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August 08, 2008

Interview with Adam Cherubini

I had a lot of fun interviewing Adam. He's hilarious and extremely insightful about his craft. He wears many different hats: Period furniture maker, Contributing Editor for Popular Woodworking Magazine, writes on two different blogs, volunteers at Pennsbury Manor, and has a day "job" outside of woodworking.

Adam opens up about a variety of topics. He talks about being product oriented vs. process oriented when it comes to furniture making. There may be many more woodworkers who feel that way than we think (I'm one). Adam also explains why he chooses to build period furniture completely with hand tools (his reasons will probably surprise you!). We also get into a discussion on how the museum community is influencing the future of reproduction furniture making.

Our talk gets into how our forefathers had advantages over us when it came to the availability of different kinds of hand tools and what 18 century woodworkers lacked compared to what we have. Adam talks about how the hand tool market is lagging behind for cabinet makers vs. specialty woodworkers (such as chair makers), reasons why, and what he's doing about it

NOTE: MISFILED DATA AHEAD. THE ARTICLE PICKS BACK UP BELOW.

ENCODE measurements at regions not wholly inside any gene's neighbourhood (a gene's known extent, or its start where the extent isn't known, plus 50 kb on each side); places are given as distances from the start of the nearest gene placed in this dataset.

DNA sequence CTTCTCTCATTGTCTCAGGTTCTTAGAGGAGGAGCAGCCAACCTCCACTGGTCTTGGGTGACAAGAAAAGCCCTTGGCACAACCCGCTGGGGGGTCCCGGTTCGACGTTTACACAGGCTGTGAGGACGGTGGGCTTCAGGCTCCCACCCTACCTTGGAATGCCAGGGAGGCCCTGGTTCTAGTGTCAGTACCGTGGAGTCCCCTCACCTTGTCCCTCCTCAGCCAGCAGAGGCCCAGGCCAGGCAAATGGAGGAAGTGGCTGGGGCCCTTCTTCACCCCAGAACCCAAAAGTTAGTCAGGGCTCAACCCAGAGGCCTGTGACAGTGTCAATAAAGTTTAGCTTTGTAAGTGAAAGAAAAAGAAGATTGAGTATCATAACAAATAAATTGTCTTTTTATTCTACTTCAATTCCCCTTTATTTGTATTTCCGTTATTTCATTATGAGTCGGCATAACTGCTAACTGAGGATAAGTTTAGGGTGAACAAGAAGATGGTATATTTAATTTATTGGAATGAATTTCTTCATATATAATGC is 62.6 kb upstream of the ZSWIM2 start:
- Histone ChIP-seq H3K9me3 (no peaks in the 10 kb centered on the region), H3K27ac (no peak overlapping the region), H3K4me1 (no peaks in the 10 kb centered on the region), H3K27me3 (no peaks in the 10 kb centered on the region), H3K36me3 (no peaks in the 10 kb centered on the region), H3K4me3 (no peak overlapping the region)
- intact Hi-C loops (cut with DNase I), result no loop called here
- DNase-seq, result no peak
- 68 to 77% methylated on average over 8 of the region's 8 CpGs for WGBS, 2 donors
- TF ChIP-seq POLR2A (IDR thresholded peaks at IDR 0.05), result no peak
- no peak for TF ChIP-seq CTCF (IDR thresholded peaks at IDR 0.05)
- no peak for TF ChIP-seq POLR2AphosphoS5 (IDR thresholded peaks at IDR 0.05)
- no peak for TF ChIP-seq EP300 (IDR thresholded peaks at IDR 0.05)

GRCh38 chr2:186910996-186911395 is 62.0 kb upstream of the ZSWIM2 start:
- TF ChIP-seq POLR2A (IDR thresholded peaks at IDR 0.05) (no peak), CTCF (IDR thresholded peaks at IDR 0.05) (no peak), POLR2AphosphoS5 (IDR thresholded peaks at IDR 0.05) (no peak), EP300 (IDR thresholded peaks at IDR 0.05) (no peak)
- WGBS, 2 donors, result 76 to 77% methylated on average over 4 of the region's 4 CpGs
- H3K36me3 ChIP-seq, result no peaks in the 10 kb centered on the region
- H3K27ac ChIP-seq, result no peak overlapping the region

I also have to brag a little bit on Adam, he was recently selected by Early American Life magazine for its prestigious "Directory of Traditional American Crafts", in which a panel of judges (comprised of museum curators, dealers and other experts) reviews submissions and selects only the best. It's an honor bestowed upon only a handful of craftspeople each year.

Check out the interview and also hear Adam talk about the classes he will be teaching at this year's Woodworking in America Conference being held in Berea, KY.

To learn more about Adam, visit his two blogs:

Arts and Mysteries Blog
This is the blog that Adam writes that compliments his column in Popular Woodworking Magazine by the same name.

This is Adam's personal website where people can commission him to build period reproductions and purchase his hand tools.

And be sure to read Adam's column, Arts and Mysteries, in each issue of Popular Woodworking Magazine.

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